According to Itema Weaving, the L5500’s strength is its competitiveness in terms of its capacity to
conveniently weave fabrics  that comply with superior quality standards, while also
maintaining a high degree of efficiency even at top performance levels. The company adds that
“conveniently” also means producing with reduced off-quality rates and reduced air consumption per
meter of fabric, which improves profits. The L5500’s RTC (Real Time Controller) function enables
the machine to adapt to various weaving conditions, thereby obtaining significant air-consumption

Targeted customers are weavers interested in superior production to enable entrance into new,
highly profitable markets. The L5500 can be adapted to different production requirements. Easy
operation, widest range of application and shortest setting times are key factors.

Recent upgrades in the L5500 technology have increased the machine’s efficiency and
performance. For standard weaving, the maximum speed now is 1,200 revolutions per minute, and the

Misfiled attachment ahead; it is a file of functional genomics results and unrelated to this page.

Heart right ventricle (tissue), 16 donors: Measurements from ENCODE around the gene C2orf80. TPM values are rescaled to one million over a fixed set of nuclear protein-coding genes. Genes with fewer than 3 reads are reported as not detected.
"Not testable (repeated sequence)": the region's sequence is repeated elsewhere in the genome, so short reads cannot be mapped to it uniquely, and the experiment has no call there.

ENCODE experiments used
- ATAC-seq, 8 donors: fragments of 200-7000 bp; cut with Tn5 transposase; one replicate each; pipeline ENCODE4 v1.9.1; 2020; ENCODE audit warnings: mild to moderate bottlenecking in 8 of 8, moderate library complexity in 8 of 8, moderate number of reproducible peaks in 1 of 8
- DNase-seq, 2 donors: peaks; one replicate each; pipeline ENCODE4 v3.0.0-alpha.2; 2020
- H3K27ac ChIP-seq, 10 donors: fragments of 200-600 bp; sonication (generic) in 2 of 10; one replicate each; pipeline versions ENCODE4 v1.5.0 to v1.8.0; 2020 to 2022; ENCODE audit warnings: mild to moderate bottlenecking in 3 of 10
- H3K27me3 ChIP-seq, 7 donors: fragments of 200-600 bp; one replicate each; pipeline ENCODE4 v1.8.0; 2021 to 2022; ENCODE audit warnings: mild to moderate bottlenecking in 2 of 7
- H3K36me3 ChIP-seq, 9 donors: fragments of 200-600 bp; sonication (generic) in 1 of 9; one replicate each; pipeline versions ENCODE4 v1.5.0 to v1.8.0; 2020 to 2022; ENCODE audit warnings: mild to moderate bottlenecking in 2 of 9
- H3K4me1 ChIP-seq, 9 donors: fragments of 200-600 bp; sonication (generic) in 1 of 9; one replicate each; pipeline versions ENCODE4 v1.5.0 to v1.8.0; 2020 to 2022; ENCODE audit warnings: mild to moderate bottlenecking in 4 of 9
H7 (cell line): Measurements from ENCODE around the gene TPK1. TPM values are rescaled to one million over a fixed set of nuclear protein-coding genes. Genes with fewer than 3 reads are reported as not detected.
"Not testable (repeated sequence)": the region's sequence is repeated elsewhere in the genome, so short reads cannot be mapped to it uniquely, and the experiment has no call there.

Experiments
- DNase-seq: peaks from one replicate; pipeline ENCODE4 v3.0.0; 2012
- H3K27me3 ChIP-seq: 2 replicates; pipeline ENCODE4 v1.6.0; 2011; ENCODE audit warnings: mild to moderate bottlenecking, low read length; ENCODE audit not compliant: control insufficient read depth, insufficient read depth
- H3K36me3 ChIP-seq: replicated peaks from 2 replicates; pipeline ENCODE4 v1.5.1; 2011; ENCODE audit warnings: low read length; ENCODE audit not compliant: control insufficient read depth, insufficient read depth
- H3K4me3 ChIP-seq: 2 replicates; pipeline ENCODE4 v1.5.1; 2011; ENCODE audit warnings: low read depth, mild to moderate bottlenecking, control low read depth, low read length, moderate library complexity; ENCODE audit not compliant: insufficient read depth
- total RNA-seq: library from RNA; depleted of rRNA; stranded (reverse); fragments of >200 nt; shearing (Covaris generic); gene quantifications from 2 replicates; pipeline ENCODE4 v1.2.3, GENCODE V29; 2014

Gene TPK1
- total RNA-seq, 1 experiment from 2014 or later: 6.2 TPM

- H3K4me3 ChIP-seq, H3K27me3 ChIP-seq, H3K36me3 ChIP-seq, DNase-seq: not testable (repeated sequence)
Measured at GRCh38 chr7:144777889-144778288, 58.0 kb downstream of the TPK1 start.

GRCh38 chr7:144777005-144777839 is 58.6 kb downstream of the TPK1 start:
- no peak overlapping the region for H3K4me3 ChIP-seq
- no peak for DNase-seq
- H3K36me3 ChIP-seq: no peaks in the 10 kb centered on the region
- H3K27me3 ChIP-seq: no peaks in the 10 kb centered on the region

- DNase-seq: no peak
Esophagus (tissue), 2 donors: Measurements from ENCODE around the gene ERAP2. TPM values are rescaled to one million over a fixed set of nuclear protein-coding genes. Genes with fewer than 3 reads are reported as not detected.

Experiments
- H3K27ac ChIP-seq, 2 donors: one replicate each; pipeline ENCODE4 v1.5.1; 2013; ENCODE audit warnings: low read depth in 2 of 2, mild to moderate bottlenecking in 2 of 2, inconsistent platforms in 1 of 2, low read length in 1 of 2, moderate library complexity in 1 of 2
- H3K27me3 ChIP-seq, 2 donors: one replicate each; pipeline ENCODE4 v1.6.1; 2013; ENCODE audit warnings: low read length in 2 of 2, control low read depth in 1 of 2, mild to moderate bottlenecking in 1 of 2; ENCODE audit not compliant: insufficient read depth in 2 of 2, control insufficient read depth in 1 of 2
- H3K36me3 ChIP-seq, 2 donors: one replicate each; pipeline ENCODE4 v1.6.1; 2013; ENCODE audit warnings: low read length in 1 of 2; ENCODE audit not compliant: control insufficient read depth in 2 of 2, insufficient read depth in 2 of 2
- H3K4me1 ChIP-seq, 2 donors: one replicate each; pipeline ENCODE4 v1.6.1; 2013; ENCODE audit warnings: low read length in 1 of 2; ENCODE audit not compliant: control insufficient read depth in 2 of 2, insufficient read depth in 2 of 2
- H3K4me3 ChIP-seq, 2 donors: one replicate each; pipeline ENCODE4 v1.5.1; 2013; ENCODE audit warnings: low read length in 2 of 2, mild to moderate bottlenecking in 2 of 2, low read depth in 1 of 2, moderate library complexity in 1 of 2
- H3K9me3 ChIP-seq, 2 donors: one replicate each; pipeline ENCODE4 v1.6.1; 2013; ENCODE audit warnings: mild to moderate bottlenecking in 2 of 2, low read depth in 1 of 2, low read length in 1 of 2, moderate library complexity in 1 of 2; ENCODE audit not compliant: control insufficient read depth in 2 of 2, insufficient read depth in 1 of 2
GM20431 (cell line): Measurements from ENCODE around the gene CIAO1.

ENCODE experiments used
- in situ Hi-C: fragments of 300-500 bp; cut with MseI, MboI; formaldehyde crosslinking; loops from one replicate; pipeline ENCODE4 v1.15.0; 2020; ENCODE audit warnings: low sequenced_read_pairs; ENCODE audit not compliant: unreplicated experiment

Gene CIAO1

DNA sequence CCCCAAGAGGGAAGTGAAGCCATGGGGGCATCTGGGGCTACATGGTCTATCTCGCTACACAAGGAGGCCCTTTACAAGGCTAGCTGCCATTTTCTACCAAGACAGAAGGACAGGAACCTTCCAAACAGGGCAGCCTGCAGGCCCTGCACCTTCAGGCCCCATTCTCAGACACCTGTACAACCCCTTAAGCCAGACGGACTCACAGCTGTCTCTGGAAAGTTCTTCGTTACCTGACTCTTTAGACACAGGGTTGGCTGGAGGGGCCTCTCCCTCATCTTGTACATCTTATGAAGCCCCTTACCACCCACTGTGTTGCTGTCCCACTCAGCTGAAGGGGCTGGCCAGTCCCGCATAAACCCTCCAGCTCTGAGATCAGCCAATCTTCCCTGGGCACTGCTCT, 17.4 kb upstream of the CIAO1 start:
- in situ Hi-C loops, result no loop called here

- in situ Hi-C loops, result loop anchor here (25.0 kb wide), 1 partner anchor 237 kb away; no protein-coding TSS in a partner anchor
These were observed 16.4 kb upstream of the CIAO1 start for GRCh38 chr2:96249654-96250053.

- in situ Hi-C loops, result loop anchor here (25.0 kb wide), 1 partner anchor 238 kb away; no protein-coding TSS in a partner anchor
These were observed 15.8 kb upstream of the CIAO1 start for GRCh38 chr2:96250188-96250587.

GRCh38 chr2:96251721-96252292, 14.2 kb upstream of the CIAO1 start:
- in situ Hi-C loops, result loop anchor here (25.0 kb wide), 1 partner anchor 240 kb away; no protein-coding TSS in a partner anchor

maximum weaving width is 4,000 millimeters (mm). This is equal to a production capacity in excess
of 2,500-meters-per-minute weft insertion rate.

Stäubli’s upgraded Safir automatic drawing-in machine can be configured to draw in one or
two warp beams, each having up to eight thread layers.

Drawing-in: An Important Cost Factor

Switzerland-based Stäubli AG reports that automatic drawing-in machines for the weaving
harness have long helped weaving mills around the world stay competitive. Automatically drawn-in
warps are characterized by zero defect and high quality, and they are available as required for
production in a fraction of the time compared with manual drawing-in.

According to Stäubli, the upgraded Safir automatic drawing-in machine offers new
opportunities regarding flexibility, thanks to the refinement of proven system components from the
Delta line combined with established state-of-the-art technologies, particularly the Opal leasing
machine. Since its introduction at ITMA 2007 in Munich, Germany, and after several upgrades, the
machine can be configured to draw in one or two warp beams, each having up to eight thread layers.
A camera system checks the yarn to be drawn in during each cycle and ensures against drawing-in of
double threads or threads of the wrong color.

Stäubli reports there also is flexibility with regard to the weaving harnesses that can be